Through modern methods concrete roads are 
three times as fast today as they were 



carrying only 500 motor vehicles a 
day — including all operating costs of 
the cars and interest, depreciation, and 
maintenance of the highway — is about 
$3,600 per mile less than for dirt 
roads and $2,370 less than for gravel. 
Consequently the dirt or gravel road 
is the more expensive yet by no stretch 
of the imagination can such a road be 
called luxurious. 

In converting a gravel or dirt road 
into an 18-foot concrete pavement it 
is necessary to place 2,000 cubic 
yards of concrete for each mile of 
1 8-foot slab seven inches thick. To 
make this concrete 3,400 barrels of 
Portland cement or 1 7 car loads, are 
needed. Thirty-two cars of sand, or 
1,100 cubic yards, and 46 cars of 
crushed stone, or 1,600 cubic yards, 
are mixed with this cement. For mix- 
ing and curing this concrete some 
300,000 gallons of water are re- 
quired. 

Coal and Dynamite Atso Used 

Yet the building of a concrete road 
really begins long before actual work 
is started on the roadbed. Four hun- 
dred pounds of dy- 
namite are needed to 
blast rock in the 
quarry to make 
enough portland ce- 
ment for a mile of 
road. To burn the 
raw cement materi- 
als, 340 tons of coal, 
or its equivalent, are 
used. In order to 
regulate the setting 
time of the cement 
when used in con- 
crete about 1 9 tons 
of gypsum are re- 
quired. Although 

being built two or cement is generally 
is years ago. measured by the 



ON CEMENT AND CONCRETE 



43 



barrel it is usually delivered in sacks, 
each of which holds a cubic foot. In 
order to supply cement for a mile of 
concrete road about I 3,600 sacks are 
needed. 

To mold this mass of material into 



a concrete highway would seem to re- 
quire almost superhuman effort. Yet 
the road builder; with his modern 
methods and equipment, is able 
quickly and efficiently to create a 
smooth-riding and lasting pavement. 



Ancient Toll Roads Cost M 
Than Best Roads of Today 



ore 



WHEN Mr. Silas Wickes went 
to market only a half century 
or so ago, it cost him more money to 
travel over the "rough and ready" 
roads of his time than it costs Hiram 
Acres today to travel over the best 
road that can be built. 

Every two or three miles Silas was 
obliged to dig down into his home- 
made jeans and pay the toll man at 
the rate of three cents per mile, that 
I, if Silas were driving a "chariot, 
coach, stage, wagon, phaeton or 
chaise, with two horses and four 
wheels." 

If Silas were riding a horse and 
driving 20 head of cattle it would 
cost him a total of five cents for each 
mile- So in going a distance of 10 
miles with his herd of cattle he would 
be forced to pay 50 cents — a small 
fortune for almost any boy in those 
days. Imagine what proportion ol 
Silas* income went to pay for travel 
ing over a trail of ruts! 

Poor Roads Come High 

The old toll road was never a mat- 
ter of civic or rural pride. In fact, 
these ancient highways were so bad 
that those who used them accepted them 
with a grim forbearance. They were 
really nothing more than rights-of-way 
dotted with mudholes and sunken 
bridges. Yet even with the exorbi- 
tant rates charged for the use of these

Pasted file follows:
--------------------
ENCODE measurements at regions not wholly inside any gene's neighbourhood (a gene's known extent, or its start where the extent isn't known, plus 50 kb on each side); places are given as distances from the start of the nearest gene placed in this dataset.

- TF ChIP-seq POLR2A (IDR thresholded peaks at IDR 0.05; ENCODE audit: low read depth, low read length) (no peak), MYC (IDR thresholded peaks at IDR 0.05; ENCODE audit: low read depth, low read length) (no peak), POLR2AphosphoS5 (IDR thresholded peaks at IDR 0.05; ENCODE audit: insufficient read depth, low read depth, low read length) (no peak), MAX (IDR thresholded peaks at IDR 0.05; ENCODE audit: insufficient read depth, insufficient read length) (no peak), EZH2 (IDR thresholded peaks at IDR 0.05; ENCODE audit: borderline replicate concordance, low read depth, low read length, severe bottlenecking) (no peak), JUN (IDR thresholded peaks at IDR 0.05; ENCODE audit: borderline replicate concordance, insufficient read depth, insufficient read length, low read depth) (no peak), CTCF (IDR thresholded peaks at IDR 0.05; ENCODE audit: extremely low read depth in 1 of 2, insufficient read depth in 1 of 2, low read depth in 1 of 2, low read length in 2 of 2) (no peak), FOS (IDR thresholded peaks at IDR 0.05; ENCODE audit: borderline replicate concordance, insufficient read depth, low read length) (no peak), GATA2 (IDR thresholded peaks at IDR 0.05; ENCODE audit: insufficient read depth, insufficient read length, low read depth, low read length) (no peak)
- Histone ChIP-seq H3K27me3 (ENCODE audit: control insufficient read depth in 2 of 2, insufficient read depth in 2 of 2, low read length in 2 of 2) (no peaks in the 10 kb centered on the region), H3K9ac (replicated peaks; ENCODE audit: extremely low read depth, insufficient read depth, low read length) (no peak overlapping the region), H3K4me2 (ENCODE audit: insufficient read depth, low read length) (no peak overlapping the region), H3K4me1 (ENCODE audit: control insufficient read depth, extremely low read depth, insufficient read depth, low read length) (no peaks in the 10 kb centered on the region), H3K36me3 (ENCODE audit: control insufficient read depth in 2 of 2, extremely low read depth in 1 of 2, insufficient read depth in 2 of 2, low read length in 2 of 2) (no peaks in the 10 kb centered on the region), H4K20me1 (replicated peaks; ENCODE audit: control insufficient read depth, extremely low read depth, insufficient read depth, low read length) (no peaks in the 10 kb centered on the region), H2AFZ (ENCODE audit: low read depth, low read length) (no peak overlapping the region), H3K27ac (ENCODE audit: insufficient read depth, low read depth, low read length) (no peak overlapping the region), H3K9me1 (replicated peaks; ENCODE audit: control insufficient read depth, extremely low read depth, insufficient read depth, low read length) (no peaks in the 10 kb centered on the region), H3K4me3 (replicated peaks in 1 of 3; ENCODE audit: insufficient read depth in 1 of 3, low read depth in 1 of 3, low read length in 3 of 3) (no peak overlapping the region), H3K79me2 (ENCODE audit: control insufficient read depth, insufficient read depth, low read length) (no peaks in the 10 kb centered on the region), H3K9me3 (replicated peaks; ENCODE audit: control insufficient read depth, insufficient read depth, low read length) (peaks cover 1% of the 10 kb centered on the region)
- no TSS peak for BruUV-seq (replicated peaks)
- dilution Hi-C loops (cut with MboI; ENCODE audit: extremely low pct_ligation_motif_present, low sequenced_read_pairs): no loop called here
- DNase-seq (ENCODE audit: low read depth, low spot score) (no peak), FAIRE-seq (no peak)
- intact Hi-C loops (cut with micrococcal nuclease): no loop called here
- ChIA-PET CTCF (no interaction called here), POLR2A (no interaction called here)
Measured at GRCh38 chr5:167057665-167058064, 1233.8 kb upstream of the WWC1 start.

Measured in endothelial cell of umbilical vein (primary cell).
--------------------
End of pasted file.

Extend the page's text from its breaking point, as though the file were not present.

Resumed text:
roads, the owners claimed that the re- 
turns did not warrant keeping them in 
good repair. 

So the motorist of the present day 



has much to be thankful for, since it 
costs him about hall as much per mile 
for concrete roads as it cost Silas and 
ins fellowmen lor roads of the wor>l 
sort. I hree cents per mile w the 

cost for traveling with an ordinary v< 
hide on the toll road. Foday i! an 
average of only 500 vehicles pass over 
a mile ot concrete road daily. I lie co^t 
only 1 .6 cent* per mile 

Concrete Maintenance im Low 

For example, tat concrete pave- 
ment costing about $30 f 0< [>er mile. 

At six per cent the yearly int< 
charge on the co>l is $l,<S'lf> I Ke 
sum to be put aside each ye I] to replace 
the pavement at the end of 20 years it 
needed, is $I0I<) Maintenance may 
l>e estimated at $80 a year. The total 
yearly cost ol the mile of pavement 
then $2890. much less than the cost 
of even a good graveled road where 
traffic U at all heavy. 

Even where traffic is light, concrete 
pavement usually cost less than gravel 
roads. According to studies made at 
Iowa State College a concrete pav 
ment with a daily traffic ol 250 ve- 
hicles costs $630 less per mile ear 
year than gravel. 

So today when Hiram Acres i ids 
the nose of his car tow I town he is 
not worried by toll gate he does not 
anticipate being pulled out of mud- 
holes by a pair of mules or a windla 
His sense of satisfaction and comfort 
is so great that he does not reflect at 
all upon the low cost of the smooth 
pavement flying up to meet him. 



44 



1926 EDITOR'S REFERENCE BOOK 



Salesmen Travel Cheaper 




Automobile 



IN four years the operating costs of 
automobiles have been reduced more 
than one-third chiefly because of im- 
proved roads, according to figures sup- 
plied in a report of the Dartnell Cor- 
poration, a service organization for 
sales executives. 

In 1920 it cost from 10 to 20 

per cent more to travel by automo- 
bile than by train, states the report 
which was compiled through the as- 
sistance of 1 94 firms using automobiles 
for sales work. In 1 922 it was esti- 
mated that the operating costs of cars 
had been reduced to about the same 
as the cost for train travel when all